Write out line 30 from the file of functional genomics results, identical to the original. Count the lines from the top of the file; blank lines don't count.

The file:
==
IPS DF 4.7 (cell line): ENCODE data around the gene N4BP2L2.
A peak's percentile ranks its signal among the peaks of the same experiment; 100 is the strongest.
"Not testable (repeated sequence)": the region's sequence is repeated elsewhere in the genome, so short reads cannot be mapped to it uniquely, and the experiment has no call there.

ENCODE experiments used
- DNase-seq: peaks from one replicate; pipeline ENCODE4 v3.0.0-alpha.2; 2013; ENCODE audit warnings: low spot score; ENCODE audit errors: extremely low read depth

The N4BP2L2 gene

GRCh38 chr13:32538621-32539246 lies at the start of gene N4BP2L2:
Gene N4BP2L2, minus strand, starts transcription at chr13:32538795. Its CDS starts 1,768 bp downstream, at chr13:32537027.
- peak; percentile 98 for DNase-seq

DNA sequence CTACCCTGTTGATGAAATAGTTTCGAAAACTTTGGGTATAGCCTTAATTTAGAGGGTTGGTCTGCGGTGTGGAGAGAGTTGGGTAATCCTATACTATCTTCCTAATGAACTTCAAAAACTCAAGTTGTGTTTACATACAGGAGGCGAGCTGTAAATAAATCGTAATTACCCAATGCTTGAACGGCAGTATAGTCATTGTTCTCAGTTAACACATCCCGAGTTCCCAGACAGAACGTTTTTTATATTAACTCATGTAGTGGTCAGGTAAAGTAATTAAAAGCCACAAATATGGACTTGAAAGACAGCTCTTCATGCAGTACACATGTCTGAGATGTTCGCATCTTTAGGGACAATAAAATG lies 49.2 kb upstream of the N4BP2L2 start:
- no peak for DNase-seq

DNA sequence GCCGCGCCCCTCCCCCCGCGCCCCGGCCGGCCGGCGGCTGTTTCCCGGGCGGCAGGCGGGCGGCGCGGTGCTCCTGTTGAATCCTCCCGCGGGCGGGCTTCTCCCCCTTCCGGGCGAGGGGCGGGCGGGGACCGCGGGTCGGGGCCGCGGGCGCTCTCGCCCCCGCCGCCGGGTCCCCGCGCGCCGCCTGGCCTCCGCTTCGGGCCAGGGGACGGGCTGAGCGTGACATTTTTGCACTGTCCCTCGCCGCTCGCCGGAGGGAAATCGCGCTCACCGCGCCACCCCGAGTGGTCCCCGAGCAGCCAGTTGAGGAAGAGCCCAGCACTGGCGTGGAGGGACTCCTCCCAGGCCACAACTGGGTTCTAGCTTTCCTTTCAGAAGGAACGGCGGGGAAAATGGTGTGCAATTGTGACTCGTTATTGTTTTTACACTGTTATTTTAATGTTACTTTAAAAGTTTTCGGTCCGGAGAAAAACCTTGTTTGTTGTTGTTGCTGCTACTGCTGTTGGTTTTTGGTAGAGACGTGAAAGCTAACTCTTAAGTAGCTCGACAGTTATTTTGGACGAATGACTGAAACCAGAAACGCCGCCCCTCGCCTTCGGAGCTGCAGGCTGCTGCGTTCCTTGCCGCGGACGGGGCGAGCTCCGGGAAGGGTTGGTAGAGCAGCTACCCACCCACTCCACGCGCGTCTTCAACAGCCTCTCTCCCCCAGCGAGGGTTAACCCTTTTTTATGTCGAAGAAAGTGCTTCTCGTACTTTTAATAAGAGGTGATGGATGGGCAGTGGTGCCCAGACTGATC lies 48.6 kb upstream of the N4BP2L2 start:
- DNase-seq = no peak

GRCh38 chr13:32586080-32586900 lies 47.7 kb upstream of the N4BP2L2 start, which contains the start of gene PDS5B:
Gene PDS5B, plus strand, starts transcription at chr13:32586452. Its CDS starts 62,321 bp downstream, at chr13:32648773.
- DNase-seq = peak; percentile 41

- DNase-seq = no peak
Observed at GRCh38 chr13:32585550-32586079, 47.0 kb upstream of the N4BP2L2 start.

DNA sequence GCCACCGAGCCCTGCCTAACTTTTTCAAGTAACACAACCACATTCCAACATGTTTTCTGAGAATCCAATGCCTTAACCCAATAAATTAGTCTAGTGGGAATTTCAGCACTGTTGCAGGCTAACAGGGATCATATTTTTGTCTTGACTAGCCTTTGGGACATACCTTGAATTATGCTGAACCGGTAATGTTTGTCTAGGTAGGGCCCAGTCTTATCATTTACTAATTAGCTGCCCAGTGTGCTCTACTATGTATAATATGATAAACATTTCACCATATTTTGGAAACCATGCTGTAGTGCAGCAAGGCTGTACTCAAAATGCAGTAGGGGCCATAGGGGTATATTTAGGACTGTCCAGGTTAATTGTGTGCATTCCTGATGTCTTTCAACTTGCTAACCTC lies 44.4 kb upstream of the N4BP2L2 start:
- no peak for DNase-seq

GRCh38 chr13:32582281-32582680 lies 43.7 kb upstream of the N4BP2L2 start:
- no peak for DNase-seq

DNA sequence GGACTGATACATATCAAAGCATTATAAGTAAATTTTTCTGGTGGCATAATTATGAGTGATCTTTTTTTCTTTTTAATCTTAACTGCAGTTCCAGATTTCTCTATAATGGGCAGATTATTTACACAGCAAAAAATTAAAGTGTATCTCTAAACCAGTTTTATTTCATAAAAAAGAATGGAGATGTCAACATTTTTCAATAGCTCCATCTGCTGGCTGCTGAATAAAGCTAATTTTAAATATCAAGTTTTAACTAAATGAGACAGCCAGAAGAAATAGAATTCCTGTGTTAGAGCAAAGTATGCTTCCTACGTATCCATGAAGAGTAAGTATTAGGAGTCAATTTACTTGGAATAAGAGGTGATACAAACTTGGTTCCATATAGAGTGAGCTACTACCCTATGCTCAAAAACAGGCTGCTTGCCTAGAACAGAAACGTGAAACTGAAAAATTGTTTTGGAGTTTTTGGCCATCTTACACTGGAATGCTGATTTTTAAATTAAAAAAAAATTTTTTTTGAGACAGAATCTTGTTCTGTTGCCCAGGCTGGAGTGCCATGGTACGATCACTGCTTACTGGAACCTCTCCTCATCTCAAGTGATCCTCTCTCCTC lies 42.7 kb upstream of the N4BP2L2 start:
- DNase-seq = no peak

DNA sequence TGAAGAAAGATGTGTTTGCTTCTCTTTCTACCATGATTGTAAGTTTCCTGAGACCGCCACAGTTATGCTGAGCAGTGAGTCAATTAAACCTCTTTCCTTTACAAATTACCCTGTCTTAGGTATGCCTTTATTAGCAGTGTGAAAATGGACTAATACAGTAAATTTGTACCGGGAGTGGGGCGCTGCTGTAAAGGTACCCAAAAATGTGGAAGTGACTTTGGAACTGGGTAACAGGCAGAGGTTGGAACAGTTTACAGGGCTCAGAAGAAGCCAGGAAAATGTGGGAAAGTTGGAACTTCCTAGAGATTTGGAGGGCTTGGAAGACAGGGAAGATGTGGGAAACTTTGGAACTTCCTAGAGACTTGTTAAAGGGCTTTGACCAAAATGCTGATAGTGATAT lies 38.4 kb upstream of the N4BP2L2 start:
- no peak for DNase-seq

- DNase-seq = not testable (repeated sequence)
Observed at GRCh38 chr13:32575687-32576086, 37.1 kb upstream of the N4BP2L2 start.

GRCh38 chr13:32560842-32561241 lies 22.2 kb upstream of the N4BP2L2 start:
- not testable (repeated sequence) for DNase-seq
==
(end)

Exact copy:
- not testable (repeated sequence) for DNase-seq